Many brands are already making the leap to mobile-centric designs, and those that have not are likely in for a rude awakening sooner than they realize.
Google gently suggested the switch to mobile-friendly code over a year ago, and in November they flat out said that mobile-friendly sites will receive a stamp of approval on results. Now, they are issuing an ultimatum: sites that do not have their designs adjusted to become mobile-ready by April 21st will see real consequences in their search engine rankings.
How Badly Will It Hurt Business?
Say a brand wanted to play “chicken” with Google and brush aside their warnings. One Twitter user even downplayed the whole affair by estimating that only around 1% of total organic traffic would be reduced.
Playing devil’s advocate, the website Search Engine Land crunched some numbers and determined that, while the average site would only see about a 4% reduction in total traffic, this factor represented as much as 41% of mobile traffic.
Websites that scoff at the notion of Google’s penalty will end up having their rankings bumped down around 5 spots from this decrease. This amount could be huge considering the prestigious click through rate of higher rankings, especially on the smaller display real estate of mobile devices.
Since most eCommerce websites will see mobile customers at a rate of 30-60%, these penalties can potentially result in millions of lost dollars over several quarters for the biggest players.
How to Prepare
Luckily, Google has included some friendly suggestions along with their threatening finger wagging. First, they strongly suggest using responsive design, even going as far as outright stating responsive sites will be favored by the new algorithm. In their own words:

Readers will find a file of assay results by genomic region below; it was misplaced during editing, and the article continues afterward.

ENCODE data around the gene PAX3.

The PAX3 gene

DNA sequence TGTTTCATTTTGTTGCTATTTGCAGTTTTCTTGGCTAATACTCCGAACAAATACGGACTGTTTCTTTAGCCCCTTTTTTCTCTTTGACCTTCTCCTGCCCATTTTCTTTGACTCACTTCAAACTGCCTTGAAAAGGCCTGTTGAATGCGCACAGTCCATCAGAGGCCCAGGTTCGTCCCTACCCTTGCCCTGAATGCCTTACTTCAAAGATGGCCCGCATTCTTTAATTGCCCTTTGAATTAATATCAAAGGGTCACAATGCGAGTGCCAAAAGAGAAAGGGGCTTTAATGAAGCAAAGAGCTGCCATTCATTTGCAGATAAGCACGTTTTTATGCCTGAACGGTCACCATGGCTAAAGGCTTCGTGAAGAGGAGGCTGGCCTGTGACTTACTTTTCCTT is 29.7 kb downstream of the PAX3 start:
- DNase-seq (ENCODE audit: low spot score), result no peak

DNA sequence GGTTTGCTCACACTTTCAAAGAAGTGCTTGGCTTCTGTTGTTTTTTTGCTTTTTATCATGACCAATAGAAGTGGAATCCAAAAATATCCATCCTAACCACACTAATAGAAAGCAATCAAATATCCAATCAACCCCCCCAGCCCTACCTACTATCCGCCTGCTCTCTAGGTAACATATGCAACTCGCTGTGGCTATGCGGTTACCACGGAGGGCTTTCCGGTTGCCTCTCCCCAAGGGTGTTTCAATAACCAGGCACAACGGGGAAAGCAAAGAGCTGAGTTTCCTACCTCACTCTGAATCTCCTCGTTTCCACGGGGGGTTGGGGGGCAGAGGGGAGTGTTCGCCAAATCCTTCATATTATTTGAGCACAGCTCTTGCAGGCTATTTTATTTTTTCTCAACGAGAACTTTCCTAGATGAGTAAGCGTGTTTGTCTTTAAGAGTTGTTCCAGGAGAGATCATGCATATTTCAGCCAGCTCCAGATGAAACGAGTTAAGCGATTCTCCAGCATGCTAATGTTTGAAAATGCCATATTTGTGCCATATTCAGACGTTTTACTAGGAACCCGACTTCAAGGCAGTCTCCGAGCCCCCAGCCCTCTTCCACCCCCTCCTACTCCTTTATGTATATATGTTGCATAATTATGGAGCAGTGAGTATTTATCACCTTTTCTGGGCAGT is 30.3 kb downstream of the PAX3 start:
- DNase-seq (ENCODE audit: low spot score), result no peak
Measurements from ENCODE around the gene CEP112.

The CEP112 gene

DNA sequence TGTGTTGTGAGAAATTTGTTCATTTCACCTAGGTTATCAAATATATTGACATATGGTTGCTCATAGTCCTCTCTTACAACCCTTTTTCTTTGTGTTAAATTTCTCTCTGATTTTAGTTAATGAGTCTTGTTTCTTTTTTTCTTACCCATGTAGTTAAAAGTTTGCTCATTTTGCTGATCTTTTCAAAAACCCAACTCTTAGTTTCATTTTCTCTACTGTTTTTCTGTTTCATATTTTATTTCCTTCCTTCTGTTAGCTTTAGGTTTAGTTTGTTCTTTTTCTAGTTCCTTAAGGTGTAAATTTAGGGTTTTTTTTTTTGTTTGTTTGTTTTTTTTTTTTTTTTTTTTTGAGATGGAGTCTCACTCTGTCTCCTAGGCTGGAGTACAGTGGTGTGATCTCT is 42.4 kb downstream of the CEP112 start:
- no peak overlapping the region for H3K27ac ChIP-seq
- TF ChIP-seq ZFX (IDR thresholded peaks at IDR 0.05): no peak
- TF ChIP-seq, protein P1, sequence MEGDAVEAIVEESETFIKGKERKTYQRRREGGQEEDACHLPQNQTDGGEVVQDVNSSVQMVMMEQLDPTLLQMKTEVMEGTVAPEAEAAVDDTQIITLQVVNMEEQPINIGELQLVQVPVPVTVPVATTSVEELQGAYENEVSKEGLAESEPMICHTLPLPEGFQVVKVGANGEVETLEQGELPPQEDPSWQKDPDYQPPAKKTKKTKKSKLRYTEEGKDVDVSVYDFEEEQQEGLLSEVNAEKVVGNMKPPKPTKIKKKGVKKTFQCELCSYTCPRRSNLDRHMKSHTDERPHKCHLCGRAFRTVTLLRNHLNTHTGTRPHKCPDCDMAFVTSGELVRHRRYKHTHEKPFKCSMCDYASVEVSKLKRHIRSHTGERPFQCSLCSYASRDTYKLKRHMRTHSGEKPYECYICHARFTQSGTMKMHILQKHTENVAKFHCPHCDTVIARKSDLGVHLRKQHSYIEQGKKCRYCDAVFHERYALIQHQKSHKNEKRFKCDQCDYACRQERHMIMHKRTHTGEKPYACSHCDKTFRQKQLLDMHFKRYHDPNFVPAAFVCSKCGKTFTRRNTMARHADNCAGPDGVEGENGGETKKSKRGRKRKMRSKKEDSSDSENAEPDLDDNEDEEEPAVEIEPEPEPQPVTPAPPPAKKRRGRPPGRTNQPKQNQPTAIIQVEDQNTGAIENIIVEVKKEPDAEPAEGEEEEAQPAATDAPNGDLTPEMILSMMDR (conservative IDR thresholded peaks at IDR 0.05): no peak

“Responsive web design or RWD means that the page uses the same URL and the same code whether the user is on a desktop computer, tablet, or mobile phone — only the display adjusts or ‘responds’ according to the screen size. Google recommends using RWD over other design patterns.”
Considering the emphasis is their own, brands will likely not take the suggestion lightly. They will benefit from this approach, too, since it means having one convenient domain and a consistent layout that adjusts to the display resolution of the visiting customer’s device.
Given the popularity of tablets and “feature phones” — big phones like the iPhone 6 Plus and the Samsung Galaxy Note — a responsive design would appeal more to a broader base of visitors rather than just a stable of typical smartphone users.
Other suggestions included avoiding use of Flash content, which will not display on Apple devices, and implementing HTML5 content embedding instead.
Testing the Waters
One of the simplest things a brand can do to double check that they have done everything right is to use Google’s own mobile friendly site evaluator that analyzes any site and gives recommendations based on their algorithm.
Testing the site with a multitude of devices and with several types of users can also help identify and iron out kinks in time for the April 21st deadline.
Brands who are able to keep up with Google’s recommendations will be doing themselves a favor, as more and more eCommerce customers are migrating to mobile as their primary means of web access. At Thrive Commerce, our mobile Savings Center product already meets Google’s new mobile guidelines – to learn more, visit our website.